A book has been reviewed! However, the book in question is not a book I’ve written. Rather, it is a book that I have reviewed. It’s an ebook called Dangerous Personalities by Joe Navarro, a former F.B.I. profiler and it’s all about, well, dangerous personalities like sociopaths and paranoiacs. While his book is geared toward helping average people recognize and avoid these types of people, I’ve gone ahead and reviewed it for how it can be useful for fiction writers in developing our villains.
(Note: this was review was originally published on Goodreads, but I took it down when I realized it’s not a good idea for authors to be reviewing other authors on there).
While this book is designed as a self-defense tool for the average person, and it is excellent in that regard, I have a fascination with abnormal psychology that started when I began researching villains for my fiction stories. Not an evildoer myself, I needed to understand what was driving these people in order to portray convincing villains.
So I’ve gone through Martha Stout’s The Sociopath Next Door, Robert Hare’s Without Conscience, and denser works like The Mask of Sanity among others. I prefer the popularizations by academics because you’re getting quality information in a readable format rather than the unreadable academese and tedious data sets you get in journal articles.
However a book like this, by a law enforcement professional and former F.B.I. profiler, is also a welcome addition as where crime and abnormal psychology overlap is of particular interest to fiction writers.
Dangerous Personalities is fairly unique in that it discusses four separate dangerous personality types: narcissist, paranoid, what Navarro calls ‘emotionally unstable’ (covering histrionic and borderline), and finally ‘predator’ which is his blanket term for psychopath, sociopath, and antisocial personality disorders. I don’t blame him for using the more generalized terms as the way some of those terms get thrown around—particularly psychopath and sociopath—vary from era to era, from country to country, and even from researcher to researcher.
And I applaud him for covering the paranoid and the borderline, two personality disorders that can be as dangerous as the others yet get a fraction of the coverage or fictional portrayals as the better-known types.
As a fiction writer, there are several other useful things here. One, the extensive word lists used to describe each of the four dangerous personality types provide an excellent source of synonyms and character descriptors and dialogue suggestions. Likewise, the extensive (100+ item) informal checklists can be helpful in character creation.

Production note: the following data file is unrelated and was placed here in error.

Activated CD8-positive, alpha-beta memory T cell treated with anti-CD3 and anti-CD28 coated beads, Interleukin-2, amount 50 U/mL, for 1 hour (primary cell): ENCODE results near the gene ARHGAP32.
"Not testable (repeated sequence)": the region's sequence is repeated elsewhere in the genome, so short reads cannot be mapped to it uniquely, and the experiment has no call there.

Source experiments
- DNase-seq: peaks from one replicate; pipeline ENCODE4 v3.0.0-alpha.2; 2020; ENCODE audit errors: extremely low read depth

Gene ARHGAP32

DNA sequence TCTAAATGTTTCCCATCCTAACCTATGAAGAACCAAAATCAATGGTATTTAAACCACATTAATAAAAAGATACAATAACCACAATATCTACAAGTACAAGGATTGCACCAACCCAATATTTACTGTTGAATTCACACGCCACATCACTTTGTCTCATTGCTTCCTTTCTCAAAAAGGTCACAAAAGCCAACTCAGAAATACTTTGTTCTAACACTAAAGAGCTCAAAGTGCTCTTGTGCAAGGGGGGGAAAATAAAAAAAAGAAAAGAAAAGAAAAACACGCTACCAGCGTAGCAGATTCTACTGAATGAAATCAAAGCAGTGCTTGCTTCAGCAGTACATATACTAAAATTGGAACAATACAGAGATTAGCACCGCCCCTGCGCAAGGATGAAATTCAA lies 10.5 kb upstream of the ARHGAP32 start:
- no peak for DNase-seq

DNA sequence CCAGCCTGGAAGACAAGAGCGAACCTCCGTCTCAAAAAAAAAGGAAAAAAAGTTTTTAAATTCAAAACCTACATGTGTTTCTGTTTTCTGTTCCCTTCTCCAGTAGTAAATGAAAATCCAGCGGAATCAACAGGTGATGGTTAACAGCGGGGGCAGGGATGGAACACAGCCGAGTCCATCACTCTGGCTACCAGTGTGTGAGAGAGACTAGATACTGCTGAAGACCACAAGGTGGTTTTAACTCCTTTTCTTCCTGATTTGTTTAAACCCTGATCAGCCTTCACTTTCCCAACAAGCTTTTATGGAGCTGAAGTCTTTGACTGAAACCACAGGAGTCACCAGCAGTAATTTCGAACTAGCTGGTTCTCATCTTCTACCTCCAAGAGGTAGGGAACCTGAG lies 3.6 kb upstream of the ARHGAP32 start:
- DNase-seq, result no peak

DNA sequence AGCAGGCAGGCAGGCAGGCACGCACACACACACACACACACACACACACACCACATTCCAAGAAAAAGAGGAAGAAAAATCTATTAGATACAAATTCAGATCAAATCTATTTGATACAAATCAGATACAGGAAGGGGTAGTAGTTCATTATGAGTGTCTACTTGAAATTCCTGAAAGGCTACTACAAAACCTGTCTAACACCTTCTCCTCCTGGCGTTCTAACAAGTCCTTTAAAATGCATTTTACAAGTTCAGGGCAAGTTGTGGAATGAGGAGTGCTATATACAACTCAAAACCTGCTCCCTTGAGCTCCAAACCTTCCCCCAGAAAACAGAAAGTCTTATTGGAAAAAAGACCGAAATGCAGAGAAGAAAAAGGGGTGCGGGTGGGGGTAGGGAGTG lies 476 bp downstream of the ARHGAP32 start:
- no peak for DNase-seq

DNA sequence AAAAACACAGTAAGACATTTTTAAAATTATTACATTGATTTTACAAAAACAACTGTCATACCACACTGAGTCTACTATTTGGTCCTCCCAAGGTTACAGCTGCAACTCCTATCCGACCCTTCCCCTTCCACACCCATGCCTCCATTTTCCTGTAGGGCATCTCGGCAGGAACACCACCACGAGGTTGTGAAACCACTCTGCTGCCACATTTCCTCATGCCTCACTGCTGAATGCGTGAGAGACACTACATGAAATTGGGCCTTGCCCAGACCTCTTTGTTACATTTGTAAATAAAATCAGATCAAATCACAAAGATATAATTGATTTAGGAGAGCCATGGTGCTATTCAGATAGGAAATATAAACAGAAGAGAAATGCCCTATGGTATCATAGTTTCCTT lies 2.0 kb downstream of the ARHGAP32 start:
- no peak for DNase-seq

The author also does a solid job in talking about comorbidity in personality disorders, which many of the popularizations never discuss as they are so focused on psychopathy. That said, there are some criticisms to be found. For one, I would have preferred far more anecdotal case evidence drawn from the author’s own personal and professional experience as an F.B.I. profiler, or even from stories gathered from colleagues. There are a few he relates from personal experience, but too many are summations of well-known cases already covered ad nauseum by the media: Waco, Jim Jones, the Unabomber, etc. And all three of those cases have little to do with your garden variety, spouse-killing murder.
Reading brief summations of the deeds of Joseph Stalin isn’t interesting in this context—his cruelty and paranoia is well known to any reasonably well-read person and we are not likely to encounter a Joseph Stalin in our daily lives. Terse summaries of the Travis Alexander case don’t shed new insight into the personality of Jodi Arias, either, in what’s already a widely publicized and well-known case. Again and again, the real life examples here are drawn from popular, well-known cases like Columbine with almost no insight added. People are far more likely to encounter embezzlers, grifters, con men, child molesters, stalkers, and other toxic people who while not history’s greatest monsters are still dangerous and destructive personalities.
So I would’ve preferred anonymous, name changed, or even fictionalized case studies and recollections like we get in the work of Stout, Hare, and even Cleckley. Those little anecdotes provide so much more insight and unique touches about the abnormal personalities. It’s hard to forget Cleckley’s hard-partying university professor who blows into town with a false degree, drunkenly insults everyone at a cocktail party, then while fully intoxicated straight into a whorehouse! Unfortunately, there’s little that’s personal or new here, which is a shame given the author’s background. I would’ve liked more, like how did the F.B.I. profilers decide some guy was a narcissist and not a psychopath, or going around talking to friends and family of some deceased perpetrator in an example of a genuine psychological post-mortem.
Still, for 99 cents I’m more than happy to add this to my collection.
One minor typographic note, but it bothered me the author and his editor used numerals instead of spelling out smaller numbers as words. Maybe that’s how it’s done in government reports, but it’s irksome when it goes against conventional style manuals.
Vocabulary word learned: Coryphaeus, meaning “leader of the chorus”!
So if you’re a fiction writer and wondering how to make a more convincing villain, and less of a cartoonish supervillain, that book is a great start! I review other books from time to time, both romance and in some of my other interests.You can get the book on Amazon here.
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